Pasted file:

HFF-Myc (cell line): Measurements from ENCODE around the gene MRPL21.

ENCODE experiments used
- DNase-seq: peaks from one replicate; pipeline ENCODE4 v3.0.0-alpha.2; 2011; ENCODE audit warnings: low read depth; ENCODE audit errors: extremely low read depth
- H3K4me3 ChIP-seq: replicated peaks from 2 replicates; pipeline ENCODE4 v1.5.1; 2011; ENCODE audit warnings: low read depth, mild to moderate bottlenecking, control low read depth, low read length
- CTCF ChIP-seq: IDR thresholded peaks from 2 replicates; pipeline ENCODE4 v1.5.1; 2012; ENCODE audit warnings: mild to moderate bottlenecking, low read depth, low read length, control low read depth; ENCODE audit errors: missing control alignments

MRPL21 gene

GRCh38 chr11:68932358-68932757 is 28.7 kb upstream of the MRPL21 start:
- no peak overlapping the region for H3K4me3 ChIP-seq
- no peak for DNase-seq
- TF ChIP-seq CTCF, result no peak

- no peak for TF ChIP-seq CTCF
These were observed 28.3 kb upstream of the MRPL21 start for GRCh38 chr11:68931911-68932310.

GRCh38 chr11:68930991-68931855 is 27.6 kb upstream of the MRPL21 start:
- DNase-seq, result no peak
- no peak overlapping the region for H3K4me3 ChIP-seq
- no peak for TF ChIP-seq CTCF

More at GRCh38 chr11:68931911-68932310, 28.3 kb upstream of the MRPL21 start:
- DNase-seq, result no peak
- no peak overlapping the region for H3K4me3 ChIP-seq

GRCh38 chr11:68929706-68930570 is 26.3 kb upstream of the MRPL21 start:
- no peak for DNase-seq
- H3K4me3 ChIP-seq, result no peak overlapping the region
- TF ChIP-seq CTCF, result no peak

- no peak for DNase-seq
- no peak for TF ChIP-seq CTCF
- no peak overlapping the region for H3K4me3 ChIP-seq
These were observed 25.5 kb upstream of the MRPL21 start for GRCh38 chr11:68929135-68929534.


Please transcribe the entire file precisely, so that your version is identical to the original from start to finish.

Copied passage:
HFF-Myc (cell line): Measurements from ENCODE around the gene MRPL21.

ENCODE experiments used
- DNase-seq: peaks from one replicate; pipeline ENCODE4 v3.0.0-alpha.2; 2011; ENCODE audit warnings: low read depth; ENCODE audit errors: extremely low read depth
- H3K4me3 ChIP-seq: replicated peaks from 2 replicates; pipeline ENCODE4 v1.5.1; 2011; ENCODE audit warnings: low read depth, mild to moderate bottlenecking, control low read depth, low read length
- CTCF ChIP-seq: IDR thresholded peaks from 2 replicates; pipeline ENCODE4 v1.5.1; 2012; ENCODE audit warnings: mild to moderate bottlenecking, low read depth, low read length, control low read depth; ENCODE audit errors: missing control alignments

MRPL21 gene

GRCh38 chr11:68932358-68932757 is 28.7 kb upstream of the MRPL21 start:
- no peak overlapping the region for H3K4me3 ChIP-seq
- no peak for DNase-seq
- TF ChIP-seq CTCF, result no peak

- no peak for TF ChIP-seq CTCF
These were observed 28.3 kb upstream of the MRPL21 start for GRCh38 chr11:68931911-68932310.

GRCh38 chr11:68930991-68931855 is 27.6 kb upstream of the MRPL21 start:
- DNase-seq, result no peak
- no peak overlapping the region for H3K4me3 ChIP-seq
- no peak for TF ChIP-seq CTCF

More at GRCh38 chr11:68931911-68932310, 28.3 kb upstream of the MRPL21 start:
- DNase-seq, result no peak
- no peak overlapping the region for H3K4me3 ChIP-seq

GRCh38 chr11:68929706-68930570 is 26.3 kb upstream of the MRPL21 start:
- no peak for DNase-seq
- H3K4me3 ChIP-seq, result no peak overlapping the region
- TF ChIP-seq CTCF, result no peak

- no peak for DNase-seq
- no peak for TF ChIP-seq CTCF
- no peak overlapping the region for H3K4me3 ChIP-seq
These were observed 25.5 kb upstream of the MRPL21 start for GRCh38 chr11:68929135-68929534.